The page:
Beijing overrules Hong Kong court, tighter crowdfunding controls, advocacy initiatives abroad
In this issue: This Hong Kong Media Bulletin covers Beijing-imposed restrictions on foreign lawyers in national security cases, new regulations that hinder crowdfunding for prodemocracy activists, ongoing pressure on Google over search results, and UK advocacy for Jimmy Lai.
Image of the month: Free Political Prisoners
This image shows a group of approximately 20 people who climbed to the top of Lion’s Rock in Hong Kong on New Year’s Eve, commemorating 2023 with a demand that authorities free all political prisoners in the territory. Lion’s Rock has been the site of many protests, with its dramatic view of Kowloon and Hong Kong Island in the background. (Image: ReNews)
Highlights from this issue:
- Beijing overrules Hong Kong court on overseas lawyer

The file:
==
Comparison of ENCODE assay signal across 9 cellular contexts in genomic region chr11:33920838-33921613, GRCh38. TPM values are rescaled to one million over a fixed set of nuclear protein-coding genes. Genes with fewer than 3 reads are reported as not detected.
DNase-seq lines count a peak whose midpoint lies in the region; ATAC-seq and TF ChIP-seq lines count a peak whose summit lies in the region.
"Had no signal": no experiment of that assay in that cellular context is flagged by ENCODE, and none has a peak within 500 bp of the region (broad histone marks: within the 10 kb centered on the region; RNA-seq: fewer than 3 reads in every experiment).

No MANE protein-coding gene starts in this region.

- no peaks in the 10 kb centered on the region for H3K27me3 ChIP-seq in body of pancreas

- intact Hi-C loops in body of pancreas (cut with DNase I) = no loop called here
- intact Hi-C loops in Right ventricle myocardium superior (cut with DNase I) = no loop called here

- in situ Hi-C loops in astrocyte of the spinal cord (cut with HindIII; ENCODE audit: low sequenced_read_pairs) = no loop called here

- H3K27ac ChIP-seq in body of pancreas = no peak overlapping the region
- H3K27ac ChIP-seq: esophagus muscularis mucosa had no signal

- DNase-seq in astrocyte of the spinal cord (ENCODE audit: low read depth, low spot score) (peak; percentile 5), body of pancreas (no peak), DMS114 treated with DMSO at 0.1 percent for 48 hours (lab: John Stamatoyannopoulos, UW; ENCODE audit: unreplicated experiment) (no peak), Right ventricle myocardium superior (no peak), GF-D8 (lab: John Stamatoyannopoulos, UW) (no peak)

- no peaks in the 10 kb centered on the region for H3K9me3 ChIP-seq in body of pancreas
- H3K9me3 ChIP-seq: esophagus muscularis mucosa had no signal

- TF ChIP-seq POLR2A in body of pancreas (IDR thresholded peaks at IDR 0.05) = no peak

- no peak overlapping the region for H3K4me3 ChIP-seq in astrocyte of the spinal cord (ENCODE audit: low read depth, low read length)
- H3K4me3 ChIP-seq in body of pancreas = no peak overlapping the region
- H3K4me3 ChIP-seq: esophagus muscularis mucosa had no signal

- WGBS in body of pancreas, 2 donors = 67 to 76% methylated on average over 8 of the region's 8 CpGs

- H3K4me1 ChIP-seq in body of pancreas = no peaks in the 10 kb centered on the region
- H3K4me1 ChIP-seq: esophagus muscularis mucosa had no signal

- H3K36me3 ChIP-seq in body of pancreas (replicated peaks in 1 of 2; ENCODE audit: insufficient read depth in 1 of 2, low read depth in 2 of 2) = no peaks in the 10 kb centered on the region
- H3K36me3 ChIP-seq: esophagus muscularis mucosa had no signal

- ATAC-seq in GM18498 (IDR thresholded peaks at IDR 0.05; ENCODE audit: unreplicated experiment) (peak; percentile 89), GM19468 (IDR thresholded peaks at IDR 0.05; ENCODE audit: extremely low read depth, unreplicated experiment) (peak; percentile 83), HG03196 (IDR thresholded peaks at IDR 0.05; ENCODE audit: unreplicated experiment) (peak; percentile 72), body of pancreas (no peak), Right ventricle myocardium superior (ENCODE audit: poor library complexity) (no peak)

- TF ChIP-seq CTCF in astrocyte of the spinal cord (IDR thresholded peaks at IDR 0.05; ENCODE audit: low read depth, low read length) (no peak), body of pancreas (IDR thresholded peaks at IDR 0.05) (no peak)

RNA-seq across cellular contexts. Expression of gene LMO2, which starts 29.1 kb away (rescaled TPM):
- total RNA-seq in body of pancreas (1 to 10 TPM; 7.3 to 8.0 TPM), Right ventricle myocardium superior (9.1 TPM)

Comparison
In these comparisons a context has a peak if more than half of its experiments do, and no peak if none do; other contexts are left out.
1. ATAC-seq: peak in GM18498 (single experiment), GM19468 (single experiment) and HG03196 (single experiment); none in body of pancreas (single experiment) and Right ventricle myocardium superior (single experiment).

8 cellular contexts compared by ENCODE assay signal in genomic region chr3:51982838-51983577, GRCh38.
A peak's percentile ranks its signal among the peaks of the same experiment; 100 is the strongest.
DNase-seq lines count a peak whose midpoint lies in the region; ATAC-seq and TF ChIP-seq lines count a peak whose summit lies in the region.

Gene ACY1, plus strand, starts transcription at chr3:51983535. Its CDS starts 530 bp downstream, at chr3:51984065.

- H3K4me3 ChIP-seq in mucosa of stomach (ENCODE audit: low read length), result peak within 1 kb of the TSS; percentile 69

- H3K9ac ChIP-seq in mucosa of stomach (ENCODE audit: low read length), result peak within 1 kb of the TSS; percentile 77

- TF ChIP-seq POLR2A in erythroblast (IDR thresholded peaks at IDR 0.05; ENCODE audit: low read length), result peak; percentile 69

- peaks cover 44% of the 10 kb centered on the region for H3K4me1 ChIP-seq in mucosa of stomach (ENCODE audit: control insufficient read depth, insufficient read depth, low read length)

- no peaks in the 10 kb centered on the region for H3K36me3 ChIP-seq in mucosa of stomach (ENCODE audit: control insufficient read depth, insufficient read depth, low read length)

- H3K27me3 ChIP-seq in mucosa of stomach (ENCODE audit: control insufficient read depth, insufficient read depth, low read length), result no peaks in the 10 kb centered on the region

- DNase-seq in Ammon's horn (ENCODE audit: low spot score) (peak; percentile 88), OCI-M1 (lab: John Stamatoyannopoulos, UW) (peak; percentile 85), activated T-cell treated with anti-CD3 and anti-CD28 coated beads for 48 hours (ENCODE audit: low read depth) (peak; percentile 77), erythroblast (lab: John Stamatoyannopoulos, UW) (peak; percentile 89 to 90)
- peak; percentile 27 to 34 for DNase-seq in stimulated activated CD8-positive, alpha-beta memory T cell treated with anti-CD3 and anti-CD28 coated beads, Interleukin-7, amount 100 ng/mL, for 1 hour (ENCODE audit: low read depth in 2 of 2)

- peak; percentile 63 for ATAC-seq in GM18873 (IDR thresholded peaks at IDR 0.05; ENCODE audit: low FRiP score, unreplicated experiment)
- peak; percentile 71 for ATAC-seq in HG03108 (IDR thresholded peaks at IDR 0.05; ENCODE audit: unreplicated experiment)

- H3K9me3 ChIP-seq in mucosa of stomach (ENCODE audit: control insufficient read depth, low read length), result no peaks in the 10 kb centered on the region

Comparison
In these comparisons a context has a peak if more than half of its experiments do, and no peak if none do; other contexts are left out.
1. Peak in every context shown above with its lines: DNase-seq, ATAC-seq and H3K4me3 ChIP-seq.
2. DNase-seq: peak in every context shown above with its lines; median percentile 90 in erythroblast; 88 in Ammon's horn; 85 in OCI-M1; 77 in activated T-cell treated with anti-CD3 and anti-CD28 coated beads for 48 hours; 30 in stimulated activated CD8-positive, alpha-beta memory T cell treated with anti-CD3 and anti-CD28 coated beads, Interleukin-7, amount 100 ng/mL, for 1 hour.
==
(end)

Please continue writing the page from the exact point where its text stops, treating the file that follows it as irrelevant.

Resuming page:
- Google refuses protest anthem censorship request
- UK advocacy for Jimmy Lai
- Erasure of past Hong Kong media reports
Beijing overrules Hong Kong court, tighter crowdfunding controls, censorship dilemma for US tech
As protests swelled in China, the ruling Chinese Communist Party dropped its flagship zero-COVID restrictions in December and opened the country’s borders. Hong Kong also rescinded most of its COVID-19 policies, including a restrictive quarantine. Rule of law eroded further in Hong Kong as authorities continued to persecute Jimmy Lai for his prodemocracy efforts. Activist Chow Hang-tung, meanwhile, won an appeal overturning a conviction of inciting others to participate in an “unlawful assembly” and a 15-month sentence related to her Facebook activity. But Chow had nearly finished serving her term before it was overturned; she still faces charges that could keep her behind bars. Other updates include:
Rule of Law